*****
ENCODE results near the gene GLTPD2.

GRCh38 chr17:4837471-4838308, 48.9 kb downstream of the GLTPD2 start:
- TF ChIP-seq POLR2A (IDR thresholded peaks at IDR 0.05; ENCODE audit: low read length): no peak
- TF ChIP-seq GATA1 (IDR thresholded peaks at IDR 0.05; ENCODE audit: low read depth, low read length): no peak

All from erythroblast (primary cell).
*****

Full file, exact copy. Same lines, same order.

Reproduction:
ENCODE results near the gene GLTPD2.

GRCh38 chr17:4837471-4838308, 48.9 kb downstream of the GLTPD2 start:
- TF ChIP-seq POLR2A (IDR thresholded peaks at IDR 0.05; ENCODE audit: low read length): no peak
- TF ChIP-seq GATA1 (IDR thresholded peaks at IDR 0.05; ENCODE audit: low read depth, low read length): no peak

All from erythroblast (primary cell).